A Palace Built for Cinema June 6, 2019

Known primarily as a performing arts venue and the Official State Theatre of Tennessee, the Tennessee Theatre was originally built as a movie palace. Throughout the 1920s, large elegant movie theatres were being built in cities across America. Hollywood’s Paramount Studios led this effort and was responsible for the Tennessee Theatre’s inception. Paramount also pioneered a national distribution system, sending multiple new films each week to the hundreds of Paramount cinemas around the country.


The Tennessee Theatre opened on Monday, October 1st, 1928 and featured the film, The Fleet’s In, starring Clara Bow. The matinee admission price was 40 cents for adults, and 10 cents for children. Evening prices were 60 cents for adults, and fifteen cents for children.


During the Tennessee’s first two decades, a Hollywood movie typically arrived a week or two after its major big-city release and played for exactly three days. At that time the Tennessee Theatre seated 2,000 patrons, accommodating large crowds attending each film screening. Films would be paired with short introductory performances played on the Mighty Wurlitzer organ, local and national newsreels, cartoons, musical shorts, and often even live performances by a singer, dancer, comic, magician, or acrobat.


In its 49 years as a first-run cinema, the Tennessee Theatre introduced several thousand feature films to Knoxville movie-goers. Within the Theatre’s ornate auditorium, many people witnessed their first talking pictures, encountered the first stars of the sound era, and made many unforgettable memories. Today, the Theatre pays homage to its history with its Summer Movie Magic series. Featuring older and more recent classics, cult films, and family-friendly movies, for 20 years Summer Movie Magic has transported guests back in time to experience film in a historic movie palace, including a brief Mighty Wurlitzer organ performance before the movie.


This summer, come see some of your favorite classics on the big screen with family and friends! Details about Summer Movie Magic screenings can be found on our Movies Page.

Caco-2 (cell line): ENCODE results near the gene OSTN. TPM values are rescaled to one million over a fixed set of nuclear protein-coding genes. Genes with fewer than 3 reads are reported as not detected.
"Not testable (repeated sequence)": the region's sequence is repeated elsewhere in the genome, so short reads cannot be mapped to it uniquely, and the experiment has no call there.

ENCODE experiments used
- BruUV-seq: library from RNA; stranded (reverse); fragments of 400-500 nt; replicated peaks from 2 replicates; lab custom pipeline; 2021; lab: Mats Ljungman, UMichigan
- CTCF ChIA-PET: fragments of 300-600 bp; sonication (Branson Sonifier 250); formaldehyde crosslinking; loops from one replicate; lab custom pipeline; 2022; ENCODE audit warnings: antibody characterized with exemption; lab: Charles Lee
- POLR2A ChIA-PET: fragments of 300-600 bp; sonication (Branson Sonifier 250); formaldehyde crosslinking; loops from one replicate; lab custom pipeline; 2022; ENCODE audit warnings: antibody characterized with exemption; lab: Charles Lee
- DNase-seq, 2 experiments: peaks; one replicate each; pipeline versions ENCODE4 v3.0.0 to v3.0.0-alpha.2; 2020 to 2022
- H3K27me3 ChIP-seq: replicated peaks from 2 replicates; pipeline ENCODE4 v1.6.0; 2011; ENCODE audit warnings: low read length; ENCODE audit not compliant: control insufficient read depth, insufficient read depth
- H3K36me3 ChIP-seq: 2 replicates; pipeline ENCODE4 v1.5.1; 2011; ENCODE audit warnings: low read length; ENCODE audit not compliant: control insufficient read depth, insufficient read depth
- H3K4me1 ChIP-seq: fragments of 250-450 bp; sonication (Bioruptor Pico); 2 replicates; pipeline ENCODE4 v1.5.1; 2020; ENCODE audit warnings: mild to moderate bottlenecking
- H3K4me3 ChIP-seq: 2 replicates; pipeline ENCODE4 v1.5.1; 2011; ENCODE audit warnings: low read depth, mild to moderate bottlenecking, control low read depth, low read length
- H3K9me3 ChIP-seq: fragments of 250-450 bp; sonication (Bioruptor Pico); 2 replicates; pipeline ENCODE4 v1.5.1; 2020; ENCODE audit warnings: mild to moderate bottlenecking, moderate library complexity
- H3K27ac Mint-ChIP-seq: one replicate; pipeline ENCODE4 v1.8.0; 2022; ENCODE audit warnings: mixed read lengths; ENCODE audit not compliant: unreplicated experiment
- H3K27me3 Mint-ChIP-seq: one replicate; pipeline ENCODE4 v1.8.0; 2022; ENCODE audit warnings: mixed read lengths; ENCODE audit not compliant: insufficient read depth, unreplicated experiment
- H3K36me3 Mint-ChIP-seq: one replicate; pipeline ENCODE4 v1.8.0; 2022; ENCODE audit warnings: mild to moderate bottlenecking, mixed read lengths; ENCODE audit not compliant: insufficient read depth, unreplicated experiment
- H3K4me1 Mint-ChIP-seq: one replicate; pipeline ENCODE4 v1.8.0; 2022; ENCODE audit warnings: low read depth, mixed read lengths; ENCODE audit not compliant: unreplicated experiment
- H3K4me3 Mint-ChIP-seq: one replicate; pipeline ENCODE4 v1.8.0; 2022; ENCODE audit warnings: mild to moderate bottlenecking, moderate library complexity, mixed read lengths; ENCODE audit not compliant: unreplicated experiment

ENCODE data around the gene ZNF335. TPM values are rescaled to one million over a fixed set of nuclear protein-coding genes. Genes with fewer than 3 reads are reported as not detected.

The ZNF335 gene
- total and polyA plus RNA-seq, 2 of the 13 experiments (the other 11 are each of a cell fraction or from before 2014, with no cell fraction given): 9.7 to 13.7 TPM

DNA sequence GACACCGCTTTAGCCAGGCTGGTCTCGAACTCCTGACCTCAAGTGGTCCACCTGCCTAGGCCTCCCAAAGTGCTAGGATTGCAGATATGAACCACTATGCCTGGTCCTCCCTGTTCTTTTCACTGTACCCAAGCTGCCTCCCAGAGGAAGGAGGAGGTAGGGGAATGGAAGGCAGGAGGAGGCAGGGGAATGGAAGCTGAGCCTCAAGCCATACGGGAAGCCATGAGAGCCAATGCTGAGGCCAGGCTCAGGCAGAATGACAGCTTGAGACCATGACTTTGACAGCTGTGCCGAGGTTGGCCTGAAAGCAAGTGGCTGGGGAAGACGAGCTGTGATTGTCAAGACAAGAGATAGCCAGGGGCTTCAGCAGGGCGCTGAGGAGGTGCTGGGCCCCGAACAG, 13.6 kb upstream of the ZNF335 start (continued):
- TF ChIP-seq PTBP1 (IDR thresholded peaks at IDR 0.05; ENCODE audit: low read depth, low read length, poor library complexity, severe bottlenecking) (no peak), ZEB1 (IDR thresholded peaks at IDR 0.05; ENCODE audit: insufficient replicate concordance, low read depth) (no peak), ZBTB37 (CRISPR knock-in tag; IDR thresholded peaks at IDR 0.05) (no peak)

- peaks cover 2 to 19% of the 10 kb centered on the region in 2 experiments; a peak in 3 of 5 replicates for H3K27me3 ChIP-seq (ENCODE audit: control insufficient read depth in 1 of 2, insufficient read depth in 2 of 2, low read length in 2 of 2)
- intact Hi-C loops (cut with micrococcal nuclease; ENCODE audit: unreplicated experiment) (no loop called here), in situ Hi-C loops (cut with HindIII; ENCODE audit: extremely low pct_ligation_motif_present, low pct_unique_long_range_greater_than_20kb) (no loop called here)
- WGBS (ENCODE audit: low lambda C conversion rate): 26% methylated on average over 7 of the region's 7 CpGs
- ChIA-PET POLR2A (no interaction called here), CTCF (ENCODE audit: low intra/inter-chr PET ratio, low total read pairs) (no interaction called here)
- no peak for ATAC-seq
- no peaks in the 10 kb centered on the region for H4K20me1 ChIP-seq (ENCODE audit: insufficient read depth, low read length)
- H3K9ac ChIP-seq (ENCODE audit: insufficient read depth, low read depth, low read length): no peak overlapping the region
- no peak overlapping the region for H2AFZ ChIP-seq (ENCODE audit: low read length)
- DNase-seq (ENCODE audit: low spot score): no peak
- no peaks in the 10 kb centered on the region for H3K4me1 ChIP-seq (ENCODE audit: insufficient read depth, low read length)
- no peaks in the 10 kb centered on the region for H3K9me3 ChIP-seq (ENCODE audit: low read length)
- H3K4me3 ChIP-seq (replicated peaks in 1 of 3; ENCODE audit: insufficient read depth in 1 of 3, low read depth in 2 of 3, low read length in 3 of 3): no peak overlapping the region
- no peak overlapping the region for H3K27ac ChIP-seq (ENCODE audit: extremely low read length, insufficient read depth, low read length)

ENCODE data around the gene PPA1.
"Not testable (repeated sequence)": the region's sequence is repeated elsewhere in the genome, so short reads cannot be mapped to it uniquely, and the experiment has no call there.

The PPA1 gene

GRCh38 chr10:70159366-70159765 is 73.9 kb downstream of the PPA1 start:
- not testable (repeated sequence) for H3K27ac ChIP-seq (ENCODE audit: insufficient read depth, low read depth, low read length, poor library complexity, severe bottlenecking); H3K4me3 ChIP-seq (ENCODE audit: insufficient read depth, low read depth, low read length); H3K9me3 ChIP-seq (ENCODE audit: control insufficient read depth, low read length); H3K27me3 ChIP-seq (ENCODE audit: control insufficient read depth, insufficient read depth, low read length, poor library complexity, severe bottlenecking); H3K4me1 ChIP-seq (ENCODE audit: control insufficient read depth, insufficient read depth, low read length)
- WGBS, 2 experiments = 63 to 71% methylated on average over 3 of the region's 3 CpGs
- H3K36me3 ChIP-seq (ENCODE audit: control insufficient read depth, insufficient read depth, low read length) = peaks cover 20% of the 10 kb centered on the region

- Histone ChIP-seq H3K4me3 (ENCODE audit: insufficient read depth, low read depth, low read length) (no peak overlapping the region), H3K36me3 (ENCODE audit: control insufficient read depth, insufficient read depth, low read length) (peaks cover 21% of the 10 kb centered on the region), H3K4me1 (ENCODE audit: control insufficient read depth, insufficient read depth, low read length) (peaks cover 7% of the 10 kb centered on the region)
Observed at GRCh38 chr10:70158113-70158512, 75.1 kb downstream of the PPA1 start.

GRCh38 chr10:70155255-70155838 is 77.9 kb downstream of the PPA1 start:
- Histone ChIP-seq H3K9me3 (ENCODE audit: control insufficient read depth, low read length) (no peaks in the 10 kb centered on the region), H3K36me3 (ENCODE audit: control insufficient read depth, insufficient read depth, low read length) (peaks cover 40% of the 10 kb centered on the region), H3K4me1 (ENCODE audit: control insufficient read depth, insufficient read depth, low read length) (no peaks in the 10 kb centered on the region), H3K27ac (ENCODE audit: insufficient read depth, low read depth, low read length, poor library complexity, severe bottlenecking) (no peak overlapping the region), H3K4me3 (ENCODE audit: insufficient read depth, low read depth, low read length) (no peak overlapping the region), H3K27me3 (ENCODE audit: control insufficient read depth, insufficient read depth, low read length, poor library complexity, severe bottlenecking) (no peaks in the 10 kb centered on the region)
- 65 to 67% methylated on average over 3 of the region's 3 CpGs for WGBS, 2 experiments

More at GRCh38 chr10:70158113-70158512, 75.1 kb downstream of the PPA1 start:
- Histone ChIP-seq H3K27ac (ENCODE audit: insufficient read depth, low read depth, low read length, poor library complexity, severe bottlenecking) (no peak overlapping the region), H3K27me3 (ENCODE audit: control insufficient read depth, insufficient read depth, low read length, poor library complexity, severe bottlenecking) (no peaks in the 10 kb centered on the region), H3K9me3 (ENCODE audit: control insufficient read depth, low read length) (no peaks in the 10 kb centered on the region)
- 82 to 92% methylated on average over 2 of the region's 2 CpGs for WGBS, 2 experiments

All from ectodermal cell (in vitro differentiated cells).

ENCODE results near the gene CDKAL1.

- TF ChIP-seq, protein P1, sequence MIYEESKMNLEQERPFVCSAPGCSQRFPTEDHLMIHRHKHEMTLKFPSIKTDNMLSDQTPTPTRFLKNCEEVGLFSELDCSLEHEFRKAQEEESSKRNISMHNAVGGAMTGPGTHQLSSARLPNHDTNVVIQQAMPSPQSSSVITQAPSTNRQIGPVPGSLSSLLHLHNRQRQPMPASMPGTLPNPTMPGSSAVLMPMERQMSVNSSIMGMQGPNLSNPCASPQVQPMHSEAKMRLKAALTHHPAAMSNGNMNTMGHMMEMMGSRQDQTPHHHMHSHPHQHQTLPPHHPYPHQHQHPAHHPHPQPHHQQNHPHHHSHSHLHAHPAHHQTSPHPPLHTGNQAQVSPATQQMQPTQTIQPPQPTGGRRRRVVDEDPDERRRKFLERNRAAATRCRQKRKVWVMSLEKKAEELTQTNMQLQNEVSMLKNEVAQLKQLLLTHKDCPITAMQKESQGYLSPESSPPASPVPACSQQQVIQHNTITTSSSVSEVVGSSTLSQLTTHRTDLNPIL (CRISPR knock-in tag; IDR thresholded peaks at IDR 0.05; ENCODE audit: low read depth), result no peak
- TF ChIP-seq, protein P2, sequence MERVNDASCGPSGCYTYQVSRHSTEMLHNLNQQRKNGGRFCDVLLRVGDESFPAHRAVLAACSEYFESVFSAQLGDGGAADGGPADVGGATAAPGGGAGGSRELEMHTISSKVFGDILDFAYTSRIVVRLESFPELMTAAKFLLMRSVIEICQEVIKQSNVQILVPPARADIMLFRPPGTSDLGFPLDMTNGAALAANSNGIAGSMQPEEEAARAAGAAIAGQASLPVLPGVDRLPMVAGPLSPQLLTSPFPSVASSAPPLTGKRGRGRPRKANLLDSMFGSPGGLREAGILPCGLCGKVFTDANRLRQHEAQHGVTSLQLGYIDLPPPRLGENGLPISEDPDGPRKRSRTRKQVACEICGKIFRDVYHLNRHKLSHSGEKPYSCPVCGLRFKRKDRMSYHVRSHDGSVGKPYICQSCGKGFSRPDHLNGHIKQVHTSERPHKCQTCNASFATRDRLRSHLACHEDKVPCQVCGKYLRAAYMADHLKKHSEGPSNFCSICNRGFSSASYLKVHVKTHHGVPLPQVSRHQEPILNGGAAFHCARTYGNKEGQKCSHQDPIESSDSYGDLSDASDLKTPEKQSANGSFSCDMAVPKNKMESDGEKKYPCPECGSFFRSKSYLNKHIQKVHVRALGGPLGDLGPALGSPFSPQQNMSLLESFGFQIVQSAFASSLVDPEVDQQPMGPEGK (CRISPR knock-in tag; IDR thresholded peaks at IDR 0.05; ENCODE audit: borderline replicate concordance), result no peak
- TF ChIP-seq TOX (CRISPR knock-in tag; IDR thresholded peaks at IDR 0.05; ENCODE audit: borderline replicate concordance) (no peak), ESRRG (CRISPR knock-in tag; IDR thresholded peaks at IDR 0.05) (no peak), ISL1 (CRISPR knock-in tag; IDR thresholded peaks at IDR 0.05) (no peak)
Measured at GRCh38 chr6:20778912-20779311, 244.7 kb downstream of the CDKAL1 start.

2019 Summer Movie Magic


Notable film screenings at the Tennessee:


The MGM drama, A Woman of Affairs, starring John Gilbert and Greta Garbo and directed by Knoxville-native, Clarence Brown was screened in March 1929.


The first Marx Brothers film The Cocoanuts, and Charlie Chaplin’s silent masterpiece, City Lights, were screened at The Tennessee in 1930.


On December 31, 1934 the Tennessee Theatre offered a “Midnight Prevue” of The Gay Divorcee, featuring Fred Astaire and Ginger Rogers in their first movie together as headliners.


In 1938, Disney’s first feature-length cartoon, Snow White and the Seven Dwarfs, was screened 36 times over six days at the Tennessee and was seen by as many as 70,000                                      East Tennesseans that week.


October 19-21, 1939 The Wizard of Oz, was screened at the Tennessee – it was MGM’s most expensive production to date.


The Tennessee Theatre experienced its first National Premiere, screening MGM’s Tennessee Johnson, a bio-pic about the 17th President of the United States, Andrew Johnson.


In 1943, the Tennessee Theatre screened the now-classic drama, Casablanca, starring Humphrey Bogart and Ingrid Bergman, 24 times over four days.


On July 29, 1953 the Tennessee Theatre featured its first World Premier starring Kathryn Grayson and Merv Griffin, So This is Love, about the life of East Tennessee native Grace Moore, a well-known opera singer and actress who was tragically killed in a plane crash.


In the summer of 1963, the Tennessee Theatre was desegregated. Students from the historically black Knoxville College had been peacefully protesting on the sidewalk in front of the Tennessee Theatre for months prior, including during screenings of To Kill a Mockingbird.


Filmed in Knoxville and based on James Agee’s Pulitzer Prize-winning novel “A Death in the Family,” All the Way Home held its world premiere at the Tennessee Theatre on October 17, 1963.


Learn more about our history at tennesseetheatre.com/discover


City Lights


 


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